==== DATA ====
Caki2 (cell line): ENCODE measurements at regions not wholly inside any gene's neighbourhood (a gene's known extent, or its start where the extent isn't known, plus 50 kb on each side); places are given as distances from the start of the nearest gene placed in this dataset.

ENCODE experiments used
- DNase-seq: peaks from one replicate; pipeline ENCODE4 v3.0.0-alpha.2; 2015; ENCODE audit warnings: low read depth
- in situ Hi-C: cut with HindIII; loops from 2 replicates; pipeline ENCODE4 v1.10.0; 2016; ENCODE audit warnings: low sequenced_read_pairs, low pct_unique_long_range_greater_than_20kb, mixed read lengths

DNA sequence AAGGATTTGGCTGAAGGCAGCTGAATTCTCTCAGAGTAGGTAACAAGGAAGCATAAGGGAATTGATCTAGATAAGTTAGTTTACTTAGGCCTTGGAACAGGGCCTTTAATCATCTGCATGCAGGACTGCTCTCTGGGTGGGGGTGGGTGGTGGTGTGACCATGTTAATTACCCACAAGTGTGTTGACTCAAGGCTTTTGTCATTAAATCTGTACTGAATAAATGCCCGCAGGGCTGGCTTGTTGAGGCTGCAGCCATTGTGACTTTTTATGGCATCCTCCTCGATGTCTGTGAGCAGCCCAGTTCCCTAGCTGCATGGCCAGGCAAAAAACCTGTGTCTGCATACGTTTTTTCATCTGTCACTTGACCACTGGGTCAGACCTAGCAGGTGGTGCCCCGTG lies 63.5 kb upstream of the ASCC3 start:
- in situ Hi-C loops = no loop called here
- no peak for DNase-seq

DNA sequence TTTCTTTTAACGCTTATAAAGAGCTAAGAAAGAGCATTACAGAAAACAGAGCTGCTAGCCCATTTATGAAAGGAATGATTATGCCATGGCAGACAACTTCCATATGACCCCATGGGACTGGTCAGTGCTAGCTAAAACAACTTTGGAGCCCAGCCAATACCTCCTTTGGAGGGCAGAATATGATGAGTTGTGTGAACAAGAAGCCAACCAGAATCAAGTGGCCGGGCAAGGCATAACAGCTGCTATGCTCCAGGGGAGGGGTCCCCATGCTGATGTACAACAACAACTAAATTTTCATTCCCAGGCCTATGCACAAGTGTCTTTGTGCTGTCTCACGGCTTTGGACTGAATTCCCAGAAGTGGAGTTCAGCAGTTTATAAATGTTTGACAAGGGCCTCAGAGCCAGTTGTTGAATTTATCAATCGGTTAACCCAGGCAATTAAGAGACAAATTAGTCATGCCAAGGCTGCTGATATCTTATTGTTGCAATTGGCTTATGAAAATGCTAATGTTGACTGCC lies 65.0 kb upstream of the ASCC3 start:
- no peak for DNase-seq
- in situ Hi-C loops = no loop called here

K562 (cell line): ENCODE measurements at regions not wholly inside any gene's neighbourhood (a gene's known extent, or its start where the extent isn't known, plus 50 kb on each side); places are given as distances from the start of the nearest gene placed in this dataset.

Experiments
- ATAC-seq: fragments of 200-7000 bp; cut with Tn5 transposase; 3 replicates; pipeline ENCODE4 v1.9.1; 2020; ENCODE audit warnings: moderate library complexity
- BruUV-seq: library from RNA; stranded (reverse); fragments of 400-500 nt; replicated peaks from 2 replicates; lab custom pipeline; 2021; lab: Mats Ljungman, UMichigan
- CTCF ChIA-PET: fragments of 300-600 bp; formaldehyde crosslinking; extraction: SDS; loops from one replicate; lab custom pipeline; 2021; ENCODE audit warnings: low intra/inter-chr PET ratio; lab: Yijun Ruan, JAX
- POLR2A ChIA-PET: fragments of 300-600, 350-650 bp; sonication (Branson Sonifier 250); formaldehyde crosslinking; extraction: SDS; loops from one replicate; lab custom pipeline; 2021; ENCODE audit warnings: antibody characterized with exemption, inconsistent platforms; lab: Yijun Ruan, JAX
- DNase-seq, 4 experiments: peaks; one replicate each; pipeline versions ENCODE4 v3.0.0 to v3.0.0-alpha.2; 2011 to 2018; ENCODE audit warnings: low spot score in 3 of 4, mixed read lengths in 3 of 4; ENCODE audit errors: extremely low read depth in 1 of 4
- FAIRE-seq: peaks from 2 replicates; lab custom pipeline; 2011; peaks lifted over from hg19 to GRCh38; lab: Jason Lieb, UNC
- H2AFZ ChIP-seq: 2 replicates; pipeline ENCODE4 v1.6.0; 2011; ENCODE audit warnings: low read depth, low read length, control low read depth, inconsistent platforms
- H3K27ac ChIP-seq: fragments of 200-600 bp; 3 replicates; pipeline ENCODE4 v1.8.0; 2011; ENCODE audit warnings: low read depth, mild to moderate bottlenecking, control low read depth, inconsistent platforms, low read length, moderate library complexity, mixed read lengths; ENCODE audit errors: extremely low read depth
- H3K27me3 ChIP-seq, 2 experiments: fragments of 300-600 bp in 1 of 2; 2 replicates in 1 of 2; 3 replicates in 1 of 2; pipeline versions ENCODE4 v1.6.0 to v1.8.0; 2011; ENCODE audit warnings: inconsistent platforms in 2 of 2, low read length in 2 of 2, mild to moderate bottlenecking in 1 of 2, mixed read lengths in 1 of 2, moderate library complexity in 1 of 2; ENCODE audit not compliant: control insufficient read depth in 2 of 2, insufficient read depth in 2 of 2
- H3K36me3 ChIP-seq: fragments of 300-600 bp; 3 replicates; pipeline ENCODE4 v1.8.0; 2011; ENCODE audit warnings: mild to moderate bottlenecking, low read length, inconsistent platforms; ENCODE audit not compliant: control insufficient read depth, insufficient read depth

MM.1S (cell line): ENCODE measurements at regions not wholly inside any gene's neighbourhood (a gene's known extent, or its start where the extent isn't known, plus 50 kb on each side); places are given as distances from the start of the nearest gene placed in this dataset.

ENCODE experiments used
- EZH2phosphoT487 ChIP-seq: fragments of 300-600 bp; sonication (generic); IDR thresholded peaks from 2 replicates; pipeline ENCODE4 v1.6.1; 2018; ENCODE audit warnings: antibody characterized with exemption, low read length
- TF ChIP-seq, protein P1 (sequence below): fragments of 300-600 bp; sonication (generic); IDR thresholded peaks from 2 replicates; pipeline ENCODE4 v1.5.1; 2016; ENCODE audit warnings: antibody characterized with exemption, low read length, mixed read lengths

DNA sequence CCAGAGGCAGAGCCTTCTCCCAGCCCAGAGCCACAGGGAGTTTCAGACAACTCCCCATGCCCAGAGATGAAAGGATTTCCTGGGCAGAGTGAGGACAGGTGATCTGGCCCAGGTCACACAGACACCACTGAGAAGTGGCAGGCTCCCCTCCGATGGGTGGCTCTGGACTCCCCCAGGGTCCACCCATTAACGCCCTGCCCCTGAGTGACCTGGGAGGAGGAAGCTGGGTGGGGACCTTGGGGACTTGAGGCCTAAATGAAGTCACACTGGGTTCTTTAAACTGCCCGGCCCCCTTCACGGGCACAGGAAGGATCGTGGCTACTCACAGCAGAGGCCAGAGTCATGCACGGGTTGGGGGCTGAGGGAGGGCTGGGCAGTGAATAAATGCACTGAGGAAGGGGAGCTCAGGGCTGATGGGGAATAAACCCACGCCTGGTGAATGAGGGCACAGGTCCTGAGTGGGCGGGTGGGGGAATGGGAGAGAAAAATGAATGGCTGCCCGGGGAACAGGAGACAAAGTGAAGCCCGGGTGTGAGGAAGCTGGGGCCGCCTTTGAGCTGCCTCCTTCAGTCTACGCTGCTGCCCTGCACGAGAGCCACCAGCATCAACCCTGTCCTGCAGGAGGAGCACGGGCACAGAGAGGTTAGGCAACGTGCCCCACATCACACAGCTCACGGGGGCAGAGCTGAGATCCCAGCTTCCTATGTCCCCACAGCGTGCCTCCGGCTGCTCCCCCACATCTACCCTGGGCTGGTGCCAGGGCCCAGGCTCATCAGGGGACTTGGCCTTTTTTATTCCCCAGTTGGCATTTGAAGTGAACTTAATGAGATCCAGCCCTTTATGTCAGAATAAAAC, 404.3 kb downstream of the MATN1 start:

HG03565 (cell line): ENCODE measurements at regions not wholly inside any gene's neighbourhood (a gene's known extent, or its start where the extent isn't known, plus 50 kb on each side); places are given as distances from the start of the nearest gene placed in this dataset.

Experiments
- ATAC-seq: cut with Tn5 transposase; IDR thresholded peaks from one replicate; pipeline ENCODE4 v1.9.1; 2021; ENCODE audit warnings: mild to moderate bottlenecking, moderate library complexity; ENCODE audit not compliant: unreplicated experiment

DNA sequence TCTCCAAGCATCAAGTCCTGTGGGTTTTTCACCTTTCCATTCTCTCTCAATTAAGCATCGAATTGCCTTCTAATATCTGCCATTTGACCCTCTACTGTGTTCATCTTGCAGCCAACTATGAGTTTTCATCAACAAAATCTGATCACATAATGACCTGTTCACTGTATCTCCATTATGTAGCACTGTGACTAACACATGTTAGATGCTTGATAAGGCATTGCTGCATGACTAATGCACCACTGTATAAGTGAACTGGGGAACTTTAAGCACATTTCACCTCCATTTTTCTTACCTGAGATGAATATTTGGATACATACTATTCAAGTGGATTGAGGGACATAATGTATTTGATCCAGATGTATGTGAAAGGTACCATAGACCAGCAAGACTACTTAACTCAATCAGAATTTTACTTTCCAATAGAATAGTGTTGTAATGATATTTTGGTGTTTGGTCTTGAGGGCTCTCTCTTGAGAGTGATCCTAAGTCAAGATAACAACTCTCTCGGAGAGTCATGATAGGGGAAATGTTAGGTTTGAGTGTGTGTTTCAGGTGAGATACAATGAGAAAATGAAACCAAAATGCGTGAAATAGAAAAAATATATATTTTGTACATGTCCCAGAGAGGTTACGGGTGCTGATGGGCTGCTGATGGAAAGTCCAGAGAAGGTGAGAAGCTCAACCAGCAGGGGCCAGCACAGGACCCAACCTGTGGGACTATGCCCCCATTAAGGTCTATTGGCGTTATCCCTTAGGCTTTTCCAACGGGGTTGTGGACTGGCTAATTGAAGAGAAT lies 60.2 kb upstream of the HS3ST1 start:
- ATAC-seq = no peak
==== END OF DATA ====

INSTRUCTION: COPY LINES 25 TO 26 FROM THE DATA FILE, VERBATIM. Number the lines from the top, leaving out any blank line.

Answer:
- EZH2phosphoT487 ChIP-seq: fragments of 300-600 bp; sonication (generic); IDR thresholded peaks from 2 replicates; pipeline ENCODE4 v1.6.1; 2018; ENCODE audit warnings: antibody characterized with exemption, low read length
- TF ChIP-seq, protein P1 (sequence below): fragments of 300-600 bp; sonication (generic); IDR thresholded peaks from 2 replicates; pipeline ENCODE4 v1.5.1; 2016; ENCODE audit warnings: antibody characterized with exemption, low read length, mixed read lengths